Occupy the Nation

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Surely some revelation is at hand;
Surely the Second Coming is at hand.
The Second Coming! Hardly are those words out
When a vast image out of Spiritus Mundi
Troubles my sight: somewhere in sands of the desert
A shape with lion body and the head of a man,
A gaze blank and pitiless as the sun,
Is moving its slow thighs, while all about it
Reel shadows of the indignant desert birds.

from The Second Coming , by William Butler Yeats

“If there is a poem for this moment,” argues Rana Foroohar in “A New Era of Volatility,” the lead article in Time Magazine’s “Special Money Issue” (October 10, 2011), “it is surely W.B. Yeats’ dark classic ‘The Second Coming'”:

Written in 1919, it evokes the darkness and uncertainty of Europe in the aftermath of a horrific war. “Things fall apart; the centre cannot hold,” Yeats writes. “Mere anarchy is loosed upon the world/… The best lack all conviction, while the worst/Are full of passionate intensity.”

It’s hard to imagine a more eloquent description of our own bearish age. The middle class is shrinking, the markets are flailing, U.S. presidential candidates are bickering, and European policymakers are fiddling while Rome (and Athens and London) burns.  A global double-dip recession, implausible in spring, is now a distinct possibility come autumn. [1]

Foroohar is surely right about the aptness of the metaphor: Wall Street is the desert “shape with lion body and the head of a man,” and the “Other 99%” protesters are “indignant desert birds,”  casting their shadows  annoyingly on the stoney, immovable Sphinx as it inexorably destroys us.

I have to pinch myself:  They represent us, all of us.  And while the worst among us worship the Sphinx, the best among us struggle to discover and explain its secrets.

Many of us are now tapping into Spiritus Mundi,  the great “cosmic consciousness,” [2]  scanning the internet and feeding off one another’s thoughts.  Thus, I can feel the truth in my bones when I read the words of Chris Hedges:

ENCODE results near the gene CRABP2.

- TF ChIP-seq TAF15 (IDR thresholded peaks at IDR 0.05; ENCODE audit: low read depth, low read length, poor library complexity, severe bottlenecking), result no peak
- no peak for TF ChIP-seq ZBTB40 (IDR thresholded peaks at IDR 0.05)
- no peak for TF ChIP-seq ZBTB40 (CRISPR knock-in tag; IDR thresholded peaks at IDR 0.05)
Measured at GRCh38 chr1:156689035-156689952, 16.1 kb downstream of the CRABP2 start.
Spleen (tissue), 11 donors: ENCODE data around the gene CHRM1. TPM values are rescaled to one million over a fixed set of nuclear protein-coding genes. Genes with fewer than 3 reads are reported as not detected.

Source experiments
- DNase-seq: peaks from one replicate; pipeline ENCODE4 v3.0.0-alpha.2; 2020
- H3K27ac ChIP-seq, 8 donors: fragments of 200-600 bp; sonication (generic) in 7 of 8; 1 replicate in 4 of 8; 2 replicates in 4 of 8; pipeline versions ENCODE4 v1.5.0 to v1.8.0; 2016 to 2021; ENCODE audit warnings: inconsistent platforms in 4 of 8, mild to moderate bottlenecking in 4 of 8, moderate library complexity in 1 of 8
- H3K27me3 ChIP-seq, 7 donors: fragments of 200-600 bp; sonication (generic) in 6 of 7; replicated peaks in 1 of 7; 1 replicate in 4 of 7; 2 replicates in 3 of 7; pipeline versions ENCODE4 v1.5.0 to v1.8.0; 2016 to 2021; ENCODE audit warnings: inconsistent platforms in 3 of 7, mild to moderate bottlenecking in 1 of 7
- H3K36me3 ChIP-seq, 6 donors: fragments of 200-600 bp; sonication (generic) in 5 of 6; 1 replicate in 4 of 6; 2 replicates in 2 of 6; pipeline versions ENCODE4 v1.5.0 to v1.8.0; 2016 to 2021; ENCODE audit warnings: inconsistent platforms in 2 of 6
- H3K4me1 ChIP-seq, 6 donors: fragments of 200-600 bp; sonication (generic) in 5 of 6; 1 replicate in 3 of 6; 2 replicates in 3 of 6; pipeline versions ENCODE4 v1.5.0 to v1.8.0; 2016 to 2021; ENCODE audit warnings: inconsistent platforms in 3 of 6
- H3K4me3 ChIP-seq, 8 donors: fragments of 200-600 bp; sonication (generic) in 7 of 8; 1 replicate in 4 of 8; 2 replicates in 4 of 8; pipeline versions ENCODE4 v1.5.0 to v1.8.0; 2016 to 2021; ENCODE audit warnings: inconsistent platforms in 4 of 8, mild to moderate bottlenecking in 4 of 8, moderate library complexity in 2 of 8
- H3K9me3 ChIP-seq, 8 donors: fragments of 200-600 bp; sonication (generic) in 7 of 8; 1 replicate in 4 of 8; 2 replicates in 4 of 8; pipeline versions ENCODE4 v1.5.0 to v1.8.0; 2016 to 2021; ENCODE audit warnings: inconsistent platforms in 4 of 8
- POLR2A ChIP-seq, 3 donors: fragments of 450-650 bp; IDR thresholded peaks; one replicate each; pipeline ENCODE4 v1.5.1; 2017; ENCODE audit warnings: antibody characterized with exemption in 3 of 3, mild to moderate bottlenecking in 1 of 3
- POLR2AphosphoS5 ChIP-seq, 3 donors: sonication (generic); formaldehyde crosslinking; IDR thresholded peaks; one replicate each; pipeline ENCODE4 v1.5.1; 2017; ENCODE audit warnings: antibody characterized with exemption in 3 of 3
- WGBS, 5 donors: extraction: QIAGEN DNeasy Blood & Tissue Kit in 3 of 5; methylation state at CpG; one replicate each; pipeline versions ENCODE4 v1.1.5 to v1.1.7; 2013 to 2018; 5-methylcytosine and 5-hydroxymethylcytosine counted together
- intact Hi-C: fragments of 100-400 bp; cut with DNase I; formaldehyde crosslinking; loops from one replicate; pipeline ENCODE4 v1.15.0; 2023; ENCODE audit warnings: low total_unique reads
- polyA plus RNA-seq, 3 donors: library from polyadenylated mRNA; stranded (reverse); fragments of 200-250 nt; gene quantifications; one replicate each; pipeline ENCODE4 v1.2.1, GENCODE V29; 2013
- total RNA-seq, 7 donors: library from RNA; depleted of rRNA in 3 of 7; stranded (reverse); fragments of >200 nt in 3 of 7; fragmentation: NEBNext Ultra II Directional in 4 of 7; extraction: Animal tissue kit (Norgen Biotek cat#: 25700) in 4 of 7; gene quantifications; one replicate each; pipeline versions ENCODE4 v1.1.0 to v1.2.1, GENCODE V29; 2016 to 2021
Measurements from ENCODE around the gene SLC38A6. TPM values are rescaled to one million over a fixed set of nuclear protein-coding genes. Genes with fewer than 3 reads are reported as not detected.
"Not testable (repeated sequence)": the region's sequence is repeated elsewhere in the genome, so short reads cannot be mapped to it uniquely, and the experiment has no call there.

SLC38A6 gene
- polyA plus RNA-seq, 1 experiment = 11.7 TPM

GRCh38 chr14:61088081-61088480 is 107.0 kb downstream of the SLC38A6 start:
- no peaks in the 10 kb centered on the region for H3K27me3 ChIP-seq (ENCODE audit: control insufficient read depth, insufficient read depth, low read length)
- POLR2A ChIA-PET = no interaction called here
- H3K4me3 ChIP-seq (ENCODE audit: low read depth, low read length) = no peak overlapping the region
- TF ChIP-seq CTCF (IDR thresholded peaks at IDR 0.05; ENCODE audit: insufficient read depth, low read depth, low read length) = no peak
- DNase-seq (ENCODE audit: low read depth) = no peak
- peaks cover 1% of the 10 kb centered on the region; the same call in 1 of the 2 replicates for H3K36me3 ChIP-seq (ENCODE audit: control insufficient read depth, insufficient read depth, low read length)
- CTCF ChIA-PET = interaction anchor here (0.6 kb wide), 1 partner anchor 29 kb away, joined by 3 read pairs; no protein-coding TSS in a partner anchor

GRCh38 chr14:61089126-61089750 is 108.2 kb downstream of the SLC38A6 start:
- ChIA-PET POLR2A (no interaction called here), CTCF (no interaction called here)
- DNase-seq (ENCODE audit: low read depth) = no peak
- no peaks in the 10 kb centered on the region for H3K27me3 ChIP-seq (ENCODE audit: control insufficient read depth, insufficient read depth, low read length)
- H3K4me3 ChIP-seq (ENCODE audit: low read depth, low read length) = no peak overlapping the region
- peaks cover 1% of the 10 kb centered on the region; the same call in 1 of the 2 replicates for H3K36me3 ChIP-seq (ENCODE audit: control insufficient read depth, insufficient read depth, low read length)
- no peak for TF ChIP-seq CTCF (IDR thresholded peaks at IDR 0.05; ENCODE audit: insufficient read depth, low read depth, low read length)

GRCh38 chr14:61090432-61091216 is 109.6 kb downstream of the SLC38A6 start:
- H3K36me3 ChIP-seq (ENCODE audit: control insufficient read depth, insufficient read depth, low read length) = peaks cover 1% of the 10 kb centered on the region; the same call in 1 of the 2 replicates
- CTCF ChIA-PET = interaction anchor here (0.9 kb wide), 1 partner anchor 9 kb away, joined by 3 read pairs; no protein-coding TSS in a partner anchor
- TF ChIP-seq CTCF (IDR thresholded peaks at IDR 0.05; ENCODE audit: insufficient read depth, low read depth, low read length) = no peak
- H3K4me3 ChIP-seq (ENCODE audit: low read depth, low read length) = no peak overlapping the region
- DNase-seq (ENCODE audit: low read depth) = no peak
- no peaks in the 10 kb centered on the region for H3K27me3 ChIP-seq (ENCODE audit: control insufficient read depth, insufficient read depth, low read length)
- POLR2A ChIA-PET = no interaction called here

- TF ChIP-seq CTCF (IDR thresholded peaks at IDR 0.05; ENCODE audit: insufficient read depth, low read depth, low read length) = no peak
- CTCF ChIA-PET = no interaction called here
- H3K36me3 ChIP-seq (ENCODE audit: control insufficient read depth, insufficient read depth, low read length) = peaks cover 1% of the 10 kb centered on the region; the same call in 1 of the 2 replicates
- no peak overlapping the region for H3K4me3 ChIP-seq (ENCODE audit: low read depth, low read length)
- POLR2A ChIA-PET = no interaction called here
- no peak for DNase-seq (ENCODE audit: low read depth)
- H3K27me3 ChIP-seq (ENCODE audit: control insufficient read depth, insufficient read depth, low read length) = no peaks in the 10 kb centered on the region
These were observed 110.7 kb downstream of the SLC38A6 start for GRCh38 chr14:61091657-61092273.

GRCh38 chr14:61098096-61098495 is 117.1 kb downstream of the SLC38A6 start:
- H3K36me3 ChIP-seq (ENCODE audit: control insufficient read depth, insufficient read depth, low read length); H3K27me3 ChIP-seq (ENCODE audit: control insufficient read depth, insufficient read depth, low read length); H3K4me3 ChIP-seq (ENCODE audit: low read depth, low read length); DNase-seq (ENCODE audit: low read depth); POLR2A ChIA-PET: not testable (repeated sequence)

If the stocks of ExxonMobil or the coal industry or Goldman Sachs are high, life is good.  * * *  They have their fangs deep into your necks. If you do not shake them off very, very soon they will kill you. And they will kill the ecosystem, dooming your children and your children’s children. They are too stupid and too blind to see that they will perish with the rest of us. So either you rise up and supplant them, either you dismantle the corporate state, for a world of sanity, a world where we no longer kneel before the absurd idea that the demands of financial markets should govern human behavior, or we are frog-marched toward self-annihilation. 

Those on the streets around Wall Street are the physical embodiment of hope. They know that hope has a cost, that it is not easy or comfortable, that it requires self-sacrifice and discomfort and finally faith. * * * They have tasted fear, been beaten, gone to jail, been blinded by pepper spray, cried, hugged each other, laughed, sung, talked too long in general assemblies, seen their chants drift upward to the office towers above them, wondered if it is worth it, if anyone cares, if they will win.

But as long as they remain steadfast they point the way out of the corporate labyrinth. This is what it means to be alive. They are the best among us. [3]

Spiritus Mundi is now giving voice to an increasingly urgent command: “Break away.  Create new institutions. Find a new path, and new leaders with new worldviews, because the old order is doomed.”  That is, survival of the bottom 99% — Occupy Wall Street’s ubiquitous “Other 99%” (almost everyone) — is doomed under the old order, and of course the top 1% will come crashing down upon it, as Hedges points out.  Which is why a few god-like falcons and vultures are already beginning to leave the protection of the Sphinx to wheel nervously above the frantic, chaotic flock of desert birds, urging them on.

Protests are springing up around the country, including New York’s Capital District.  [4]  I have to keep reminding myself, because it all seems so far-fetched:  They represent and fight for us, for all of us. What Occupy Wall Street has started must not stop.  I have rebelled against this kind of pessimistic, nihilistic thinking before, but I say this now with confidence and conviction.

As the sign in the above photo implies, America must save itself, and for that to happen the American people must be saved from themselves.  So each of us must stay connected, and fight off ignorance and misunderstanding.  We are fighting amongst ourselves, and those internal conflicts must be quieted before the Sphinx can be conquered.